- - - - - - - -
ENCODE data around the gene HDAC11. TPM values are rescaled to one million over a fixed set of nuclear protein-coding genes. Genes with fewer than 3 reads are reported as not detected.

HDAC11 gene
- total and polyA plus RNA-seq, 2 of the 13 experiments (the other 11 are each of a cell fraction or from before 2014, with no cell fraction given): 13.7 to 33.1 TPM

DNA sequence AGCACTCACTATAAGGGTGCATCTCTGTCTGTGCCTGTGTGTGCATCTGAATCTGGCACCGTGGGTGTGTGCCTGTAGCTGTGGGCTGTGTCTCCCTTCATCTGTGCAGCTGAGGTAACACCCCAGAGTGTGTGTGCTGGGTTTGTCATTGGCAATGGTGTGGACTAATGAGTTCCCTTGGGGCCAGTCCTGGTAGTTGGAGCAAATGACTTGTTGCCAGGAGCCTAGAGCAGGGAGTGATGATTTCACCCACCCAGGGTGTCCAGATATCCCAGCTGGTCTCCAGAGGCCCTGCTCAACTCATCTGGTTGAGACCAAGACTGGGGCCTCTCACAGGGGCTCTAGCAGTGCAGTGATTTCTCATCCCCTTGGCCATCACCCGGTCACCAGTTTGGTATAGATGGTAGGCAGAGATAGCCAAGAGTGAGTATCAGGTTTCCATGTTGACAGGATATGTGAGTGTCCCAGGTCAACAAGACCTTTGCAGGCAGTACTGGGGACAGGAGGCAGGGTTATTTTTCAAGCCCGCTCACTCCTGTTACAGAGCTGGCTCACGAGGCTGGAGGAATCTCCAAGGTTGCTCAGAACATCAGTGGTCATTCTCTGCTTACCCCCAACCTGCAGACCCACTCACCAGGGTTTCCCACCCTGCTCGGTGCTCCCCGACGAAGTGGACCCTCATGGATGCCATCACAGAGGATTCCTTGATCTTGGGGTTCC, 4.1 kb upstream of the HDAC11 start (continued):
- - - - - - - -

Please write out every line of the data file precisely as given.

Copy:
ENCODE data around the gene HDAC11. TPM values are rescaled to one million over a fixed set of nuclear protein-coding genes. Genes with fewer than 3 reads are reported as not detected.

HDAC11 gene
- total and polyA plus RNA-seq, 2 of the 13 experiments (the other 11 are each of a cell fraction or from before 2014, with no cell fraction given): 13.7 to 33.1 TPM

DNA sequence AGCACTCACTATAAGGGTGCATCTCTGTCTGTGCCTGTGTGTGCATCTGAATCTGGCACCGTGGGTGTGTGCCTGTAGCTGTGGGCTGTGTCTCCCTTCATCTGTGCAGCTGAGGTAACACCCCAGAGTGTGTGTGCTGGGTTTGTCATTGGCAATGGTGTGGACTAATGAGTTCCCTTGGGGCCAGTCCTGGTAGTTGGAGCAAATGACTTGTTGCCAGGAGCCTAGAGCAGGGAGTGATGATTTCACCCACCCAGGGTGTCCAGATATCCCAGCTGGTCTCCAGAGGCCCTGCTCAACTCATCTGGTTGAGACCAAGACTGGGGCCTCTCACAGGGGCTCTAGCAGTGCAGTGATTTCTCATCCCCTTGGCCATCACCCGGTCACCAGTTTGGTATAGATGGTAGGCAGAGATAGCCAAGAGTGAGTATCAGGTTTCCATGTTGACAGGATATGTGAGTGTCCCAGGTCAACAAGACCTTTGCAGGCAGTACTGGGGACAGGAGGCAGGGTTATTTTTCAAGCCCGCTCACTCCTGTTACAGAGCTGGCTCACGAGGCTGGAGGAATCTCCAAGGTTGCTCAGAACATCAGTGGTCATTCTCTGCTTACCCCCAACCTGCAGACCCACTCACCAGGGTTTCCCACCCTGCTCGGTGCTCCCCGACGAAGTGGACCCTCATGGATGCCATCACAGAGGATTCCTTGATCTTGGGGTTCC, 4.1 kb upstream of the HDAC11 start (continued):